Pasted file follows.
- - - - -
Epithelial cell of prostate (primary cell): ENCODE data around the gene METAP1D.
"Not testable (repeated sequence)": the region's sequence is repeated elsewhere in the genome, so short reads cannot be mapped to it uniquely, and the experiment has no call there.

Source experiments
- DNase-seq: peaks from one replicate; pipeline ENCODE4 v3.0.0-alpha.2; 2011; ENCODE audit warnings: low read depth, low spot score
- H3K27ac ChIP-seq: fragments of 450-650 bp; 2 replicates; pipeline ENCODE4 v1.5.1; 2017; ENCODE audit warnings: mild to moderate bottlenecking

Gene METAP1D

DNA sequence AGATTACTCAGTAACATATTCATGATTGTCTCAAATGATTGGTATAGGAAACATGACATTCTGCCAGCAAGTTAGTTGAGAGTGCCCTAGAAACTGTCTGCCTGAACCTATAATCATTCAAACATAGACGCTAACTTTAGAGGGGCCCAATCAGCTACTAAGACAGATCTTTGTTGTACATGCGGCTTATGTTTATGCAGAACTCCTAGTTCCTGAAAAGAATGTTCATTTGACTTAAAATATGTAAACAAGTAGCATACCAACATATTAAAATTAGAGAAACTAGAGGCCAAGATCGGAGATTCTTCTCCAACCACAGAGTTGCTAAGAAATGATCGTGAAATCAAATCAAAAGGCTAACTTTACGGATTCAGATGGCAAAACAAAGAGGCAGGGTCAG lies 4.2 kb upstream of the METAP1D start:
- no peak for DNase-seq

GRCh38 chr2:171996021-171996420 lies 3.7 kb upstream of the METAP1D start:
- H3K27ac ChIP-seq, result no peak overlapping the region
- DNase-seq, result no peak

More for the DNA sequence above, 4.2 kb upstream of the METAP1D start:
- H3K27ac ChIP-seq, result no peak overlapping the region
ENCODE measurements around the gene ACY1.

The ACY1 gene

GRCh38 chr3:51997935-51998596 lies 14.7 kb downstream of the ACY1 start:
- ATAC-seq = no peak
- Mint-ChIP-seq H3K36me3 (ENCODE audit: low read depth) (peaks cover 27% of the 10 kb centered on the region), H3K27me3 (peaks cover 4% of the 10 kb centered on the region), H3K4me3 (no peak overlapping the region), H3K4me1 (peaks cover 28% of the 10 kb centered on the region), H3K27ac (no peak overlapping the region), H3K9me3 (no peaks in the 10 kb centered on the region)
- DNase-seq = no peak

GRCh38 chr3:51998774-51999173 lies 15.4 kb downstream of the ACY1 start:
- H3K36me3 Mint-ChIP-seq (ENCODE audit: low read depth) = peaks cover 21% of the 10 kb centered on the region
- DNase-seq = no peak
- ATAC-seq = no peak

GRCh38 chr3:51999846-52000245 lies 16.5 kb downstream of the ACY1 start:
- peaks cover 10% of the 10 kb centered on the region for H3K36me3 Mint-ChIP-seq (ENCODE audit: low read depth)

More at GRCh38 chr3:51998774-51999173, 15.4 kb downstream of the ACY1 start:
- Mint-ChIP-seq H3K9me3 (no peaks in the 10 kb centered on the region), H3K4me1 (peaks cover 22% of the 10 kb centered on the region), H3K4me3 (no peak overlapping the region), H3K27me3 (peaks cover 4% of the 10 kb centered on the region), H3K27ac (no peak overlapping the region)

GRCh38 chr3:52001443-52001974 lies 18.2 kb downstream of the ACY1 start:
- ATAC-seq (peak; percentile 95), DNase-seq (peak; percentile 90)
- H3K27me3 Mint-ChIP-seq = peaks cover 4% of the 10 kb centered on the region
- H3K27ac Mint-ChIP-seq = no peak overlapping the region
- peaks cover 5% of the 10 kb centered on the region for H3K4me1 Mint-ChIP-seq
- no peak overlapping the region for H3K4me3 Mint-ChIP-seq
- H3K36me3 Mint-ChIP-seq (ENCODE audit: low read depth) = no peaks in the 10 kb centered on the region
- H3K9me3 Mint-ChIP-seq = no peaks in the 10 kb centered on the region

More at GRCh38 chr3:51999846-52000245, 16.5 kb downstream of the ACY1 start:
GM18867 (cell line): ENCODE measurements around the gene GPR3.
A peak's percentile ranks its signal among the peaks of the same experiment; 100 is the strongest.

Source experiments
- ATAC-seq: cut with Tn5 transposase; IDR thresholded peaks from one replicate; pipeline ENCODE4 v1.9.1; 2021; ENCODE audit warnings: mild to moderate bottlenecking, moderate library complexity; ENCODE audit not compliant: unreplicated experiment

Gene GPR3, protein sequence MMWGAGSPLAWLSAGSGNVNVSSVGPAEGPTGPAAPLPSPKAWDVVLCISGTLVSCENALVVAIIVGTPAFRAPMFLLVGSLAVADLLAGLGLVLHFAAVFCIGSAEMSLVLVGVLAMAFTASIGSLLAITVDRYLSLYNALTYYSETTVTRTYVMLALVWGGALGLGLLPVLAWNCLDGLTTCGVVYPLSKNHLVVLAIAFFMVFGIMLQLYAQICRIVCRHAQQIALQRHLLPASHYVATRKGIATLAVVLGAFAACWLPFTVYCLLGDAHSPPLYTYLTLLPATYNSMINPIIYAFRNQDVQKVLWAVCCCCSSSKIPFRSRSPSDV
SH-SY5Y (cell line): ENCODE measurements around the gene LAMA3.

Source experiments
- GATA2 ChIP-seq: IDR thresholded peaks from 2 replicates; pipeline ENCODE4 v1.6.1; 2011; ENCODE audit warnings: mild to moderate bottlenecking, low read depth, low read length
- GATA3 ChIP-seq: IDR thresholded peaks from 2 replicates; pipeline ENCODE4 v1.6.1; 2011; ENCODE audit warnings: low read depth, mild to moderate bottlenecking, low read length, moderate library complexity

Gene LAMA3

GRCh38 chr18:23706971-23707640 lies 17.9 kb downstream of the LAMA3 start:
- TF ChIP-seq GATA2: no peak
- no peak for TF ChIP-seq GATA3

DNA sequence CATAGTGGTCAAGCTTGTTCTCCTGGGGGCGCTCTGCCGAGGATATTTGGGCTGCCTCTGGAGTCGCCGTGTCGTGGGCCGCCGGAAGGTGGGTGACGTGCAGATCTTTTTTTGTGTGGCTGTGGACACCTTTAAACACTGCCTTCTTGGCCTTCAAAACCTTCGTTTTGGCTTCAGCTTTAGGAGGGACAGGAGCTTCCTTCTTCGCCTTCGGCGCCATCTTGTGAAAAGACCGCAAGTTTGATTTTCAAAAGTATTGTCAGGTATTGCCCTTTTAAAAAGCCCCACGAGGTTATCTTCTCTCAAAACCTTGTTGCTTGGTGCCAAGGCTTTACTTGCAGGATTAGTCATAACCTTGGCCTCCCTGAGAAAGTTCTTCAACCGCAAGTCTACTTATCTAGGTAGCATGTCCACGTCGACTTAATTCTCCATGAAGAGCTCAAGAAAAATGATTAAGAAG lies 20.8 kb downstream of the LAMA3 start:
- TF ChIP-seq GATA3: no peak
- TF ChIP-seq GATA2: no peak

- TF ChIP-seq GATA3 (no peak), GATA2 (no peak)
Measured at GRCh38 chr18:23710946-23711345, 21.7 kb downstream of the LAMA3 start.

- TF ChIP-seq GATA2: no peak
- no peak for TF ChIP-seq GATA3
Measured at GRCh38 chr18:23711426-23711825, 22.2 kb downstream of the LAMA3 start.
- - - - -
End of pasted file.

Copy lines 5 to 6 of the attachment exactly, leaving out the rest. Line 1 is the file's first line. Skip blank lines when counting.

- H3K27ac ChIP-seq: fragments of 450-650 bp; 2 replicates; pipeline ENCODE4 v1.5.1; 2017; ENCODE audit warnings: mild to moderate bottlenecking

Gene METAP1D